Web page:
We might need to consider the ‘R’ word!

Redundancy, the ‘R’ word, might be a term that we hear a lot more of over the next few months, owing to the current, and difficult, UK economic situation.

Being made redundant can be a turbulent and emotional time for most.

If you find yourself in this position, then it might be worth taking some financial planning measures early to ensure that you try and get the best from what will for some be a tricky situation.

First of all, you may receive a redundancy payment. The first £30,000 of this should be paid tax free, as long as it is a true redundancy situation. If your departure from work is not deemed to be a redundancy, such as a severance agreement, then the tax situation may be different. Please check this point before agreeing to leave an employer. Any balance above £30,000 will be taxed at your highest marginal income tax rate. As tax years start in April, and if we think that we are now into the summer, then we are three months into a tax year, as of early July. Therefore, if you add the potential payment above £30,000 to your earned income so far, you may well find that you will be taxed at 40% or 45%; however check this with an accountant or tax adviser because all of our circumstances will be different. Part of the payment you receive might be 'payment in lieu of service', and this is taxable as income.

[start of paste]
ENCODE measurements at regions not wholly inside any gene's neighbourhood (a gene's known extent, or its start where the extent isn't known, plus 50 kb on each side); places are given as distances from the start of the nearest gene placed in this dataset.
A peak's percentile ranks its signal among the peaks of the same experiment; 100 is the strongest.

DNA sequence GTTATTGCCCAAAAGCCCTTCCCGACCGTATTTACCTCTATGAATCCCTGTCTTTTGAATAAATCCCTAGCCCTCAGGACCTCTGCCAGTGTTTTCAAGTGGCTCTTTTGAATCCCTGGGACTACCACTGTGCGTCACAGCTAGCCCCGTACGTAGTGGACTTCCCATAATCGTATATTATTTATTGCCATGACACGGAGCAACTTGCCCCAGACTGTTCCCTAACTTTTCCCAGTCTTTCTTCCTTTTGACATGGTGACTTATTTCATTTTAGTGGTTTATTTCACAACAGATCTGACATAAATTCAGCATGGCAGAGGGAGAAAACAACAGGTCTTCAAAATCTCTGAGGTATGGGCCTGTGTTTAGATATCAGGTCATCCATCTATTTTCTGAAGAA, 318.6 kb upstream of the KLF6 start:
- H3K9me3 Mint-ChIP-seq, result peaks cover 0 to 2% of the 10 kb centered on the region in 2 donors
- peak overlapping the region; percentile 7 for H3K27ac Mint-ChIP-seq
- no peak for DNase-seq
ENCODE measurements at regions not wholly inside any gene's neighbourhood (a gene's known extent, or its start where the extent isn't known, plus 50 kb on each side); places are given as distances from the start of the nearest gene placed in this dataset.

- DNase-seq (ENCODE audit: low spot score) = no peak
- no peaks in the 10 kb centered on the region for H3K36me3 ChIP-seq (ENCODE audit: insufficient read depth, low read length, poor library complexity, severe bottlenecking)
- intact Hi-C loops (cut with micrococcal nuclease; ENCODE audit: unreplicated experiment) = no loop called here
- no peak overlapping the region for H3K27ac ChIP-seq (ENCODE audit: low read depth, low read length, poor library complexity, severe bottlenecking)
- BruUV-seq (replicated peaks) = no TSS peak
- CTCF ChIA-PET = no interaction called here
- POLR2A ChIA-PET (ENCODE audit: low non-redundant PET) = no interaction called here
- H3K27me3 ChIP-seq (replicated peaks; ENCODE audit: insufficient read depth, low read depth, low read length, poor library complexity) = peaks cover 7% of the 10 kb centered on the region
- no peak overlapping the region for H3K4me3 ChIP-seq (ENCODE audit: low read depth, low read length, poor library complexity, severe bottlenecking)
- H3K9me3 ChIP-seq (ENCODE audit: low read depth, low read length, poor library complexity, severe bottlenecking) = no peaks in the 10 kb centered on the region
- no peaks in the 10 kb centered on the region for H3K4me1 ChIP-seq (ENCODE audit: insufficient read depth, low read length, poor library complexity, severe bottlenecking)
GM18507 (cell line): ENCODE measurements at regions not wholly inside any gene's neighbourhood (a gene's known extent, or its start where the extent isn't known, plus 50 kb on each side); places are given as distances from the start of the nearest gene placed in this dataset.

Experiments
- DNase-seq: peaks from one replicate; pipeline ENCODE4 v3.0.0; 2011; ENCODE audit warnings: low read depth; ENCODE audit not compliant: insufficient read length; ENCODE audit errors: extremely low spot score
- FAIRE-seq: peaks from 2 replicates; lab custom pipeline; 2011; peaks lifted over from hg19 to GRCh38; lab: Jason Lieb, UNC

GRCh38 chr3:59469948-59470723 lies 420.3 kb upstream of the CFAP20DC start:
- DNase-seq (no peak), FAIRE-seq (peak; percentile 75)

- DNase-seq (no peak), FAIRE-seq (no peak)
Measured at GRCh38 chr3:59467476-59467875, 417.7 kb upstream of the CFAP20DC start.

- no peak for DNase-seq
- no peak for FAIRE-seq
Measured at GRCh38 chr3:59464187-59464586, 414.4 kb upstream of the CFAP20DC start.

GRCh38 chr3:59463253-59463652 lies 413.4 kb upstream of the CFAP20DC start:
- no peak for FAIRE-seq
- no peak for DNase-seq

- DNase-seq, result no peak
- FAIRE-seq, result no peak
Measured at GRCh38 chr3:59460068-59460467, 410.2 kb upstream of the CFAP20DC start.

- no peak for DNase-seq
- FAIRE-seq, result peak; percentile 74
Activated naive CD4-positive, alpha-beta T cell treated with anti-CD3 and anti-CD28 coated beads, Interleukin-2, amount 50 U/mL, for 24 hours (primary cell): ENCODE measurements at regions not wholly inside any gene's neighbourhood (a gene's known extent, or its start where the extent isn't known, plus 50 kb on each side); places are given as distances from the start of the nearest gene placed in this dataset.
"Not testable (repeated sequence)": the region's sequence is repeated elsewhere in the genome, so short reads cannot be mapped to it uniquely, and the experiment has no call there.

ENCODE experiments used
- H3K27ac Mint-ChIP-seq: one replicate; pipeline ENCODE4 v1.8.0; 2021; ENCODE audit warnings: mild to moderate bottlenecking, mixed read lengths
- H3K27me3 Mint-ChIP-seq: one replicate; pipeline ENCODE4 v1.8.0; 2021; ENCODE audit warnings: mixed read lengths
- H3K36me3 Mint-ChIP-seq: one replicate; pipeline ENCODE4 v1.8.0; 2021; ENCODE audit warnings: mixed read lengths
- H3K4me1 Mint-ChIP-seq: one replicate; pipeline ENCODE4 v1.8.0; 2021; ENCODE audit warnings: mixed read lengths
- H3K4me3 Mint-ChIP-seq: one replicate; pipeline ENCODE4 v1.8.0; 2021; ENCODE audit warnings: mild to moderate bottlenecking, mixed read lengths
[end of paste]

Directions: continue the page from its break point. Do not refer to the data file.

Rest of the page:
Dependent on your situation, you may want to offset part of the tax on any excess redundancy payment by contributing to a pension. If you have an employer / workplace pension scheme, then you may need to arrange this before you leave service. Therefore, some early planning in the negotiation phase may well be worthwhile. Although this may be tax efficient, take account of your cash flow situation. Planning for your immediate future is usually vital.

With the potential of no income coming in for the short term, you will still need to meet the cost of your liabilities and this has to come first. You may want to check any policies that may pay out in the event of redundancy. Some of these plans require you to apply for State benefits and you may plan to arrange this anyway. Also remember that you may be losing other benefits by leaving your employer, such as death in service and ill health / medical insurance cover. You should check this to ensure that the protection levels you require are maintained.

Others may have reached an age where drawing pension benefits may be an option. Seeking good financial advice at an early stage is important to make sure that this planning is arranged correctly.

Whatever happens through the balance of 2020, we hope you stay safe.